1st Infantry Division, community bond over golf game
August 5, 2010
FORT RILEY, Kan. - Fort Riley leaders often work with Junction City and Manhattan leaders.
On July 29, however, leaders from each community stepped away from their desks and on to Custer Hill Golf Course for a home-and-home golf tournament.
"It helps us in our partnerships and relationships with both Junction City and Manhattan by letting us get together in a more relaxing atmosphere, so it's not always all business, all the time," said Garrison Commander Col. Kevin Brown. "It sets us up for times where we have to do business by hanging out and just having some fellowship out here on this day."
Golfers from each community were partnered together in 10 four-person groups for the scramble tournament.
With a 59, the winning group was Scott Stuckey, Tom Fryer, Ken Embers, the American Institute of Baking director of admissions, and Harry Hardy, staff judge advocate.
"We started out with an eagle on our first hole and had a birdie on the second," Fryer said. "From there on, everything went well."
Bevin Landrum, military liaison officer for the Manhattan Area Chamber of Commerce, has organized and hosted the Manhattan home-and-home tournament for three years, but was able to participate in the Fort Riley-hosted event.
Landrum said she wanted to make sure she played in this tournament, instead of just being on the coordination end.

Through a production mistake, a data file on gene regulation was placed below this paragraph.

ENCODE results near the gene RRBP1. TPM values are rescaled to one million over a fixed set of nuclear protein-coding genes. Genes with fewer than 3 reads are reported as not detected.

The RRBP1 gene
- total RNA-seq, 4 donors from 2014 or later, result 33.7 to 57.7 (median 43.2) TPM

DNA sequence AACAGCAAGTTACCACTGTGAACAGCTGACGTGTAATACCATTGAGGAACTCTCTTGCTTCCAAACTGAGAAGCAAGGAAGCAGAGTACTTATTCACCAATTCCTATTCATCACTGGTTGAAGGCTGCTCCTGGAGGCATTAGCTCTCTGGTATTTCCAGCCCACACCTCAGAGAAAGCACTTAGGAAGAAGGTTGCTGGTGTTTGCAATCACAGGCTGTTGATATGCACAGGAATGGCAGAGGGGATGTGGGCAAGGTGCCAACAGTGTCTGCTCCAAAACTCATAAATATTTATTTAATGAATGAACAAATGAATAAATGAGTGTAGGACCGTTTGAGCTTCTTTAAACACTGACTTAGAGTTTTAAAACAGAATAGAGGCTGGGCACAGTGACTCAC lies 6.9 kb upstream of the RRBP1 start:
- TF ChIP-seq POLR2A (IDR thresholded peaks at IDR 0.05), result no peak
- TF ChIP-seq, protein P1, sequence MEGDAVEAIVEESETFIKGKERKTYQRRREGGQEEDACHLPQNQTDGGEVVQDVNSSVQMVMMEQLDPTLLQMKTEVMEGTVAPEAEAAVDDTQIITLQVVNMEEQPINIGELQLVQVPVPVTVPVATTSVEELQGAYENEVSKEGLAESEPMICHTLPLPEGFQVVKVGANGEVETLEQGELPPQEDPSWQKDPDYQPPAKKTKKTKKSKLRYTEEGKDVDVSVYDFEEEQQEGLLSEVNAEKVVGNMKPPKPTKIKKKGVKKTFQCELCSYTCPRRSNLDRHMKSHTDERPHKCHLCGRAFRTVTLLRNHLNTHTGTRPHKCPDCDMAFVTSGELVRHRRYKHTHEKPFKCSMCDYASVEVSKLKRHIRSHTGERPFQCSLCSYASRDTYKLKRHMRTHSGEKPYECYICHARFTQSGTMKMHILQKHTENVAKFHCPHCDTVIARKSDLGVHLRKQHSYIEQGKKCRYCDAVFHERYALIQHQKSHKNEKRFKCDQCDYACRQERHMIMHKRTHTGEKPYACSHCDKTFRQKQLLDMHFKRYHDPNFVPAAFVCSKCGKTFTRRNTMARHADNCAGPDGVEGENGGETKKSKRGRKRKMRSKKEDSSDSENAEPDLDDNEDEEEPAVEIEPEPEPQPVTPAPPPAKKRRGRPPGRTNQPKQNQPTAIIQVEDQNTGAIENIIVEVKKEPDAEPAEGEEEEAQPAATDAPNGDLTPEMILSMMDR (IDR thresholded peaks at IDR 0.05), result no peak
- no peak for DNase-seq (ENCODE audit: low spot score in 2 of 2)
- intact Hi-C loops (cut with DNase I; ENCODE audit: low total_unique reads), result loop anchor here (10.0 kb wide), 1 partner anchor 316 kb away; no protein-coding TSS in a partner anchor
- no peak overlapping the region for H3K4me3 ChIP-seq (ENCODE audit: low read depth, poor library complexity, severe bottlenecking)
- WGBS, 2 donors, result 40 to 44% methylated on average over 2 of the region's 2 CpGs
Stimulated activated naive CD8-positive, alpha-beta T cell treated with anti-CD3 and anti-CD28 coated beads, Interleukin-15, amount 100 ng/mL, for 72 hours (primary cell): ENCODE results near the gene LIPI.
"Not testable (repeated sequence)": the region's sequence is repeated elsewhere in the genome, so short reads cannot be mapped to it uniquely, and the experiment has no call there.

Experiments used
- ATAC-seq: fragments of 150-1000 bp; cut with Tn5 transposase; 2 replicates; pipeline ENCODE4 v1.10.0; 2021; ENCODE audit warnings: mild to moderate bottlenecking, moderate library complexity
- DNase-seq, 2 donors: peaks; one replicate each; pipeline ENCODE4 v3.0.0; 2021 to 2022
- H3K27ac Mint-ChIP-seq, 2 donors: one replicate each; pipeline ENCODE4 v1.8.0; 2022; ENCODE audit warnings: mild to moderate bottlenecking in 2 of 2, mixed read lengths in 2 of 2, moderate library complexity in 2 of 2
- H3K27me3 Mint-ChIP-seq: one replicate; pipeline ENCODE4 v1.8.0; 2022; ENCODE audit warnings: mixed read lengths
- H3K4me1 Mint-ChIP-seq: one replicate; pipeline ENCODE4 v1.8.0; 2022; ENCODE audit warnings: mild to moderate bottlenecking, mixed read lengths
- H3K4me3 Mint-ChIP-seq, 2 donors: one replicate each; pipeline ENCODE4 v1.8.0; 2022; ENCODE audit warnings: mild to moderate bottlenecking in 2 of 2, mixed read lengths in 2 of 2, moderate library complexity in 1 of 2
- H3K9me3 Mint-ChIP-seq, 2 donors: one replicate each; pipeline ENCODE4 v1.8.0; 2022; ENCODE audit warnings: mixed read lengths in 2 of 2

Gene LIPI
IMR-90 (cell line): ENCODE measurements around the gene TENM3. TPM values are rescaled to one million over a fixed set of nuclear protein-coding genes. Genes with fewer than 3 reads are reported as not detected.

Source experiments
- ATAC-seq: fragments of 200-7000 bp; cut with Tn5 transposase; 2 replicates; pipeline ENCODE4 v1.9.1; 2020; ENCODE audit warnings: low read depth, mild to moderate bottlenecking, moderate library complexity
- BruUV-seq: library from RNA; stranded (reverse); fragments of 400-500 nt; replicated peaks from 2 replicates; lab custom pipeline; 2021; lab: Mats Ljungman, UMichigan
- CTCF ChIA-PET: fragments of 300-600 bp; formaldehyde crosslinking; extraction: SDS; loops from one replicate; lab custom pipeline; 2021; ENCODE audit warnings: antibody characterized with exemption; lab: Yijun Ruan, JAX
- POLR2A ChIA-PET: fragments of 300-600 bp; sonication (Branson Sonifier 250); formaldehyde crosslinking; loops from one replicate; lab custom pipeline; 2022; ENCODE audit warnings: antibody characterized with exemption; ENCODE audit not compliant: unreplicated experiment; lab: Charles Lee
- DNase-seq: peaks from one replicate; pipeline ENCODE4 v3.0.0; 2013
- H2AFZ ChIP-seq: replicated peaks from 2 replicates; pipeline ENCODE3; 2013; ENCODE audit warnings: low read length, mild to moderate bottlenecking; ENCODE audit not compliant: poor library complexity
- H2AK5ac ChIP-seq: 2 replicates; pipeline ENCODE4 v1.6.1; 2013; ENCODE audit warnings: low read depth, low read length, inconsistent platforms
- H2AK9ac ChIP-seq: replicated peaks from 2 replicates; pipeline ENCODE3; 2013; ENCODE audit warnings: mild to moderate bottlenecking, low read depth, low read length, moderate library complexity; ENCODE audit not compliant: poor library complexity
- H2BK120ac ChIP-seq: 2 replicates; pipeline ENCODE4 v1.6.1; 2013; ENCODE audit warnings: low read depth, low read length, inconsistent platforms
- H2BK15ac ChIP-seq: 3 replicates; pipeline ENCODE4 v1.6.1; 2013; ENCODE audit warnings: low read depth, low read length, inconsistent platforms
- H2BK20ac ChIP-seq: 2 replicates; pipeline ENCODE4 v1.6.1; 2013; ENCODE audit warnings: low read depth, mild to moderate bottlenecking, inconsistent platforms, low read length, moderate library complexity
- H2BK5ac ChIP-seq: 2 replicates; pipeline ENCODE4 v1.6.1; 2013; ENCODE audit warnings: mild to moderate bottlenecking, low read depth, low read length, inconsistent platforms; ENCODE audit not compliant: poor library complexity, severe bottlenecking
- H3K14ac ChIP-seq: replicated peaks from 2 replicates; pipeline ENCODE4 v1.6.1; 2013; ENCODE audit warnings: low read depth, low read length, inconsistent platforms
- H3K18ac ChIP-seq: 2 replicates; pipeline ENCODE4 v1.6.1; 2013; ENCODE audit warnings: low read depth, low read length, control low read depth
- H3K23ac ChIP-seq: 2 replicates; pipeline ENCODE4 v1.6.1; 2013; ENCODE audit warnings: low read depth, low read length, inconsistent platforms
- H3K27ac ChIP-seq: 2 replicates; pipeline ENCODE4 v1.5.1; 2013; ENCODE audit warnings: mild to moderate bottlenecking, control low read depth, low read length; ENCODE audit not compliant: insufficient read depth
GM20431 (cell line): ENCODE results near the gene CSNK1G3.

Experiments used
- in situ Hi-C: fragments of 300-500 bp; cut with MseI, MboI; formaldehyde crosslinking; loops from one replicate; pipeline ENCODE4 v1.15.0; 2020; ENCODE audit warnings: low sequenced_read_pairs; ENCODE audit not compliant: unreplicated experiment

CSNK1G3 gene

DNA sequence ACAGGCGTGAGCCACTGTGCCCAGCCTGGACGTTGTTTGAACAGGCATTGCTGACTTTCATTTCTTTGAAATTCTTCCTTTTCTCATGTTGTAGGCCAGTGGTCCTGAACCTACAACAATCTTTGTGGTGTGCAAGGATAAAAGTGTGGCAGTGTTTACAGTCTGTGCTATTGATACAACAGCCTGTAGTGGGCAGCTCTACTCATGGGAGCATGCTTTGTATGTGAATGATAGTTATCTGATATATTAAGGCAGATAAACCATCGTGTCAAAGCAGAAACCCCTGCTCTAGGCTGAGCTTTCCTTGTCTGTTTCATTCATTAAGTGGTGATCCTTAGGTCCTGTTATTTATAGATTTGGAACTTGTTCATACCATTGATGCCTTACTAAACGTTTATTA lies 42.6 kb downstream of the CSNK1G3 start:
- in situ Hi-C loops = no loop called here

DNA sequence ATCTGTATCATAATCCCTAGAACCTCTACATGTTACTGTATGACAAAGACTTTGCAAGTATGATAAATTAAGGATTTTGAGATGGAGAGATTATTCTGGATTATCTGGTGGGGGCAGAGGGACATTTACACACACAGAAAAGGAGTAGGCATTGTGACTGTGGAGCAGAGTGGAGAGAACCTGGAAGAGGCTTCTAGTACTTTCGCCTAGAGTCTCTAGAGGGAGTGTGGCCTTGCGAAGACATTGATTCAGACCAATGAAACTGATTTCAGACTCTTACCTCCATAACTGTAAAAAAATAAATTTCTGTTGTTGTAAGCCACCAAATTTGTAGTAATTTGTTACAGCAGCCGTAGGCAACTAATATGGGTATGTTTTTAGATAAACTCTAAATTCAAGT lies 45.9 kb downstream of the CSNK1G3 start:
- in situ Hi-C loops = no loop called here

"It was a little bit of a letdown to plan it (the Manhattan tournament), because all I'm out there doing is taking pictures," she said. "So, I wanted to make sure I played in this tournament."
Landrum also said she made new friends during the event.
"Coming out to Fort Riley and bringing all of the community people together is really good, so we have a chance to play with each other and talk back-and-forth in a casual environment, and make sure we keep up with what's going on - not just when you're sitting at a desk in a meeting," she said. "You get the real nitty-gritty information behind the scenes, and it's a real good partnership and friend-building thing."
She said she almost had to do cartwheels, too.
"They almost had me doing cartwheels," she said. "I told my partners if we eagled, I'd do a cartwheel, but they left me hanging and I didn't have to do it."
Landrum said she was able to contribute to her team's score.
"They only had to use one, but they used two, and I got a putt," she said. "I was a little nervous coming out and playing, but it was awesome. They made me feel perfectly welcome. It was a lot of fun - it was the most fun I've ever had working, hands down."